A Well-Balanced Education

I just finished reading this rather long but well-worth-reading essay, from the December 2003 issue of The Chronicle of Higher Education, written by the lefty blogger and English professor, Michael B?rub?.

Any outspoken conservative or libertarian college student who has taken courses in liberal arts or social sciences other than economics should find many of the incidents B?rub? mentions strangely familiar. I read the following paragraph twice just to make sure he wasn't talking about me:

But the dynamic of the class had been changed. From that day forward, John spoke up often, sometimes loudly, sometimes out of turn. He had begun to conceive of himself as the only countervailing conservative voice in a classroom full of liberal-left think-alikes, and he occasionally spoke as if he were entitled to reply to every other student's comment -- in a class of 17. He was forceful, intelligent, and articulate. Sometimes he was witty, and he was always knowledgeable about cyberpunk and postmodern science fiction. Often, however, he was obstreperous and out of bounds.

This is me in a nutshell. ("Help! I'm in a nutshell! How did I get into this bloody great big nutshell? What kind of shell has a nut like this?") I've always had difficulty waiting for my turn to speak, especially when I feel that I have something important to say.

It's not so much that my fellow students are all leftists - Georgia Tech is solidly conservative relative to other schools. Rather, the majority of students in any given class are simply apathetic, and I don't blame them. I don't get excited or outraged in math or science classes; I can easily understand why many others are bored to tears in sociology or philosophy. Different strokes for different folks, and all that jazz.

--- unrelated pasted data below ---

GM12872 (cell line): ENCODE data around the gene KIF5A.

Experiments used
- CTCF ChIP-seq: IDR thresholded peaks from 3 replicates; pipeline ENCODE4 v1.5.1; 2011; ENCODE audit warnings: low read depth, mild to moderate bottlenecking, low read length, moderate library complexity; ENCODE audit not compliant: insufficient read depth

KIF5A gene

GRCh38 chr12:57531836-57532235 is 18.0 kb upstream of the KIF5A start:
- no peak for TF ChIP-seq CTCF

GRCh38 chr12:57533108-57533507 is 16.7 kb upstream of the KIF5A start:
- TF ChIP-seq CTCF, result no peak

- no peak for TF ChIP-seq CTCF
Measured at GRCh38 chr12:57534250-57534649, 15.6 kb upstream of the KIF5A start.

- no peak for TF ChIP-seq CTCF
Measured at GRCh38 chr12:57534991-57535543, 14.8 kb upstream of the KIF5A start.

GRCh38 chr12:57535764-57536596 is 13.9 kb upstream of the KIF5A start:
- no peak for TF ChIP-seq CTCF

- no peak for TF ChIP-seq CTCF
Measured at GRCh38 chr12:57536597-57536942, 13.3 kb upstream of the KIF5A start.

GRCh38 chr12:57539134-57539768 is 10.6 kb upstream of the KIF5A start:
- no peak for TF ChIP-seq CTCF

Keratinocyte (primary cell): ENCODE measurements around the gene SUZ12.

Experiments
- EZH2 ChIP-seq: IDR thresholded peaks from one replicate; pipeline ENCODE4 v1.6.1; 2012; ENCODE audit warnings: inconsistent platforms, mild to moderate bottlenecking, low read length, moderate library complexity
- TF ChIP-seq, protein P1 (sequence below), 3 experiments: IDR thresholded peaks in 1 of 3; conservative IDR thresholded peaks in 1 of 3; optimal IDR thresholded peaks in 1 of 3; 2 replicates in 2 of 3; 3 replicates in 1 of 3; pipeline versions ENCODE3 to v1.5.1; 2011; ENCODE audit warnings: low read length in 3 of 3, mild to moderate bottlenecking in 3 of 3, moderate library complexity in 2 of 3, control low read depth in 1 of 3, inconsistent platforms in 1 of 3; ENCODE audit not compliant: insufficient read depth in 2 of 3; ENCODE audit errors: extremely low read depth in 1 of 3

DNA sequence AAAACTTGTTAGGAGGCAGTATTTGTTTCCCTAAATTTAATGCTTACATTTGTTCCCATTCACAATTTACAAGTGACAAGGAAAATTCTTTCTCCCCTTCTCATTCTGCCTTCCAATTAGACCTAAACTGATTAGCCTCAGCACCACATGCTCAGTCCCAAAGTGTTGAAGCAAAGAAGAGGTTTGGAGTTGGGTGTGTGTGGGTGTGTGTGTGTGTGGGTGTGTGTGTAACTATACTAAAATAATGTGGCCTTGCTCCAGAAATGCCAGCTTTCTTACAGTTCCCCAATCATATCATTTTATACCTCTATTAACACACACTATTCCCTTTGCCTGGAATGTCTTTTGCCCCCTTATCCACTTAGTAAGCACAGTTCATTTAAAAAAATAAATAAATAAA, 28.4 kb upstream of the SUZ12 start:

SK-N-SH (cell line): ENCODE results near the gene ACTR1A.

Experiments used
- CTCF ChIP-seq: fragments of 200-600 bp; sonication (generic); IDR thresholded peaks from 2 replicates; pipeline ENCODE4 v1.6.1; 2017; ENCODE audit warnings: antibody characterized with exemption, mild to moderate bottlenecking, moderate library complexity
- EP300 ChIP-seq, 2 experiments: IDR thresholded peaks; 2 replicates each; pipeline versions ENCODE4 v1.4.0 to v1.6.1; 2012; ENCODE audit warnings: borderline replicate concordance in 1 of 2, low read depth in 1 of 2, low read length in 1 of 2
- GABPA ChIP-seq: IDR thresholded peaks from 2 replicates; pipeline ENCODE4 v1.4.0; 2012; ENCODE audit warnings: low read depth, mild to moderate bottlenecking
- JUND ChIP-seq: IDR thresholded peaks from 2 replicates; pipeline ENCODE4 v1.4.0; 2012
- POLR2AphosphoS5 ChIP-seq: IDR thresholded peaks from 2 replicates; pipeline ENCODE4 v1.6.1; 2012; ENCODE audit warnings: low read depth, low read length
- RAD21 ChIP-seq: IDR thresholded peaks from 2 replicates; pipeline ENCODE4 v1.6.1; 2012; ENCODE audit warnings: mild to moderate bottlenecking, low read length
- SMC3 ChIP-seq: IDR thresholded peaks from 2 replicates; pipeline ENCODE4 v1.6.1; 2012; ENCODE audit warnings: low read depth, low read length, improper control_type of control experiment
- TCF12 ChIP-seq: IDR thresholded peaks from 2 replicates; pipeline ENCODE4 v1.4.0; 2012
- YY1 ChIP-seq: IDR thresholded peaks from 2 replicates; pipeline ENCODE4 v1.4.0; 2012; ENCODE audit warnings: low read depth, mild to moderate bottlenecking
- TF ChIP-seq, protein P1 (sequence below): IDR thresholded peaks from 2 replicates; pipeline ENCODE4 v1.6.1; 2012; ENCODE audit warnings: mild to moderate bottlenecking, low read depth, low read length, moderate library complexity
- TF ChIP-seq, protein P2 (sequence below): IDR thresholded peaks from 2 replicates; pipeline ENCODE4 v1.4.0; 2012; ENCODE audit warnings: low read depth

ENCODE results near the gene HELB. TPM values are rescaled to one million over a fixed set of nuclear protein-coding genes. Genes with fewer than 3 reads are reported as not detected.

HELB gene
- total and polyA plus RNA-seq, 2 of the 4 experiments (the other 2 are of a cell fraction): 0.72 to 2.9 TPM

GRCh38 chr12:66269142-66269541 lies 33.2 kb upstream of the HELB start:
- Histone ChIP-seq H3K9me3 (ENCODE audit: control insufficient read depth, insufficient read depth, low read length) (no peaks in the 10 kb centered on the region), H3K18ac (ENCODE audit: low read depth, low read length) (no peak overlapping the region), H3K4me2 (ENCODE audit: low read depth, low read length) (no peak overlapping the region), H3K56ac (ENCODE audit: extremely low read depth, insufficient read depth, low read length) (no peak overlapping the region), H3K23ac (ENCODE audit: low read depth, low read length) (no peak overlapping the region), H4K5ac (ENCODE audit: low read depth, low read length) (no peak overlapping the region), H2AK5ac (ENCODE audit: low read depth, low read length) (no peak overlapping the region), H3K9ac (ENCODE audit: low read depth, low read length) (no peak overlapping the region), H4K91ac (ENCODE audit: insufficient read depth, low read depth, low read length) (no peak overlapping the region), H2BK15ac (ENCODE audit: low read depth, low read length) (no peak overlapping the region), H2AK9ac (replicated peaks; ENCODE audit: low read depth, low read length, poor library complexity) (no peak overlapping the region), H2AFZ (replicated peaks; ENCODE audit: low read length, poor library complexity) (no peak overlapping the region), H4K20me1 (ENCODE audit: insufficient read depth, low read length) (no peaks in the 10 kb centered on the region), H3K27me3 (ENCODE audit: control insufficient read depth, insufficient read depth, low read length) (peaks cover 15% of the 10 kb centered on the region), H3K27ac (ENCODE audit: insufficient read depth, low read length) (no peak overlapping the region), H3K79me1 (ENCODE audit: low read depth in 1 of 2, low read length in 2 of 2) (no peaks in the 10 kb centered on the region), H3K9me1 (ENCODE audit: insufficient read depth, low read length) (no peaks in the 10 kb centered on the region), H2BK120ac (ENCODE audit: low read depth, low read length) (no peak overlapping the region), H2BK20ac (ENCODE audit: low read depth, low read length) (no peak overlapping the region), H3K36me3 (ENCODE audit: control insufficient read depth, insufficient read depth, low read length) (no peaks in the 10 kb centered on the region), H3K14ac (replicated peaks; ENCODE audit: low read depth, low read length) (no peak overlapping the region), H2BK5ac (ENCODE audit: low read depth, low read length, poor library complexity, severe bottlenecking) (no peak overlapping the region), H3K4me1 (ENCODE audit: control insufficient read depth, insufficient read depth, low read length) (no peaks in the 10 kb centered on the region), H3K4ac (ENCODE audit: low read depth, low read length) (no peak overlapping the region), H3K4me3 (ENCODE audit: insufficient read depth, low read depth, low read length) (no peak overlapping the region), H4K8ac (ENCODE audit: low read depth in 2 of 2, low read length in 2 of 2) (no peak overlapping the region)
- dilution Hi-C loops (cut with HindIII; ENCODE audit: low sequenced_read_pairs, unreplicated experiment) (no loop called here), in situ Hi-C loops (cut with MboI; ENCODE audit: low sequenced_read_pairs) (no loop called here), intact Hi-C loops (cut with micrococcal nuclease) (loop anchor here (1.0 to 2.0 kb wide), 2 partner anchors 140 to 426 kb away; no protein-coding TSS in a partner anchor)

No, what really gets me animated is when a professor presents a controversial ideological claim as if it is generally accepted common sense. The professor has a bully pulpit, and if students remember anything at all, they will remember what the professor said and consider it to be the God's honest truth. Most students, including myself, do not go into class on the first day planning to exercise the same skepticism or critical thinking skills we would use if we were reading a newspaper editorial or listening to a sale's pitch. Nor should we have to, as that would make a student's life much more difficult than it needs to be. Imagine using such a criterion in a Physics class - should I trust the professor when he tells me that force equals mass times acceleration? Most of us don't worry that the science we are taught is tainted by the professor's personal ideological biases; rather, we assume that what the professor tells us is generally accepted by the field. But what to do when a sociology professor claims that nearly all gender differences, other than the obvious biological ones, are socially constructed? That the Great Depression was a predictable result of unrestrained capitalism? That institutional racism, sexism, and classism are so great in America that it is nearly impossible for anyone but rich white males to succeed?

When the claims are this outlandish, I recognize them as controversial and engage them with extreme skepticism. But if the claim is about something I am not familiar with, I accept it in the same way I would accept a scientific theory. Long after a class is over, I often come across a claim made by a professor that I considered non-controversial when I first heard it, but that turned out to be a hotly-disputed issue with important political ramifications. Just as I don't like to be bamboozled, I don't like to sit passively by and watch my fellow students have the wool pulled over their eyes by the professor. This is what greatly upsets me - not any ideological victim/minority mentality.

When a professor makes a claim that I know is clearly wrong, or at least extremely controversial (and I know so not just because I have always believed it or because it agrees with my ideology, but because I am familiar with the work done in the relevant field), I have an uncontrollable urge to dispute it. So too if a fellow student makes a similar claim and the professor acknowledges it in silence.

On the rare occasions (not so much at Tech, but at other universities I've attended) when I am truly the only non-leftist in the class, and when a significant portion of the other students are not apathetic, but actively leftist, we encounter what I like to call the "Politically Incorrect With Bill Maher" problem.